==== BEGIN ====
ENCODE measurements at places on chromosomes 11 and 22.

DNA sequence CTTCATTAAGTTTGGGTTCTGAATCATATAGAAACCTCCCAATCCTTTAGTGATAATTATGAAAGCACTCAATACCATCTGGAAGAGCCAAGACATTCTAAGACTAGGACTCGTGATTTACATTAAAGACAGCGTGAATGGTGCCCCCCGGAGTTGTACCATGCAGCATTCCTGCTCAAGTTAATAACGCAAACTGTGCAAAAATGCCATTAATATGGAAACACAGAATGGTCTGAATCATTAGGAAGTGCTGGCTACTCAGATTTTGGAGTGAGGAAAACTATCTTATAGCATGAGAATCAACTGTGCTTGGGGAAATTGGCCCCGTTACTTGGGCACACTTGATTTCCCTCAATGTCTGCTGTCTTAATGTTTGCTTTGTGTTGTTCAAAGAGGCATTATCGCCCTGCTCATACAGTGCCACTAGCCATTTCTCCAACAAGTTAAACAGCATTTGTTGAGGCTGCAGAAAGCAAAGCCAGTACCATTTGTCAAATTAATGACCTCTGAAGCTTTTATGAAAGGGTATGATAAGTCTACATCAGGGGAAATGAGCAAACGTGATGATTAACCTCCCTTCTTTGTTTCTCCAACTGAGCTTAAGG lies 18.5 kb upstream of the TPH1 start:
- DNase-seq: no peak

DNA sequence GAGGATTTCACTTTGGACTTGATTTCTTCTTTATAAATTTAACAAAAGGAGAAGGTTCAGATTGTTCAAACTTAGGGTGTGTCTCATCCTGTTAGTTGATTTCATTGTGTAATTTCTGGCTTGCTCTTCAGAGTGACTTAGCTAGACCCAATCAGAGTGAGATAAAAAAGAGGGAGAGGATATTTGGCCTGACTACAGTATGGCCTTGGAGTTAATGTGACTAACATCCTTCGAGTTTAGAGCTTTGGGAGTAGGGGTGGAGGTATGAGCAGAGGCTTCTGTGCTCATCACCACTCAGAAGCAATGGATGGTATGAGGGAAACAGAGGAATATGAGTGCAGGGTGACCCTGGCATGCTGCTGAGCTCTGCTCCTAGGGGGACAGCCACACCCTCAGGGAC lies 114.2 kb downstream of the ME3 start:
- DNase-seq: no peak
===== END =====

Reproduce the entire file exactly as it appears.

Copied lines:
ENCODE measurements at places on chromosomes 11 and 22.

DNA sequence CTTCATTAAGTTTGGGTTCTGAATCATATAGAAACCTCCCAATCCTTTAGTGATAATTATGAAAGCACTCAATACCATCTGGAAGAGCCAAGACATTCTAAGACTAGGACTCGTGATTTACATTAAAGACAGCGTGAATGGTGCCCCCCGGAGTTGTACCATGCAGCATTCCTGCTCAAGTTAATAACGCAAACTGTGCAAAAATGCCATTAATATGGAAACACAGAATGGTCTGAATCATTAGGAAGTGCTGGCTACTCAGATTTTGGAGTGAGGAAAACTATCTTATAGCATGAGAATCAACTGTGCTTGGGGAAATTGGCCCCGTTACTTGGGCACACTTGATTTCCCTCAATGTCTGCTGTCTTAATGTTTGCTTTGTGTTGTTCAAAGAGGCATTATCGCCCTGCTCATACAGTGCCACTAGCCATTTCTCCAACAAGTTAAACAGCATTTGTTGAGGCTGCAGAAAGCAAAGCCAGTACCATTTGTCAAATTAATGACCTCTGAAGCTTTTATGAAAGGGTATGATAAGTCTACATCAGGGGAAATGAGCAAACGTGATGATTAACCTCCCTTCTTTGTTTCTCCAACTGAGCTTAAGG lies 18.5 kb upstream of the TPH1 start:
- DNase-seq: no peak

DNA sequence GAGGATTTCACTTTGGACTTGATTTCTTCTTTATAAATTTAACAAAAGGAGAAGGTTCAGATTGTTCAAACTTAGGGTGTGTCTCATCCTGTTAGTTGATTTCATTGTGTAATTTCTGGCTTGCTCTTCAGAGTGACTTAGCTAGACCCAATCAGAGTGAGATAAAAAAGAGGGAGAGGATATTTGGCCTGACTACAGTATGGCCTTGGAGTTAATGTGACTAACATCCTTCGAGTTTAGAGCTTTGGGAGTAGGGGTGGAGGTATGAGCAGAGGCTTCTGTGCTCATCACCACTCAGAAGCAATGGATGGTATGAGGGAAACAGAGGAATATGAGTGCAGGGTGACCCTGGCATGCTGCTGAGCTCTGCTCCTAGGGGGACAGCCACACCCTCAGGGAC lies 114.2 kb downstream of the ME3 start:
- DNase-seq: no peak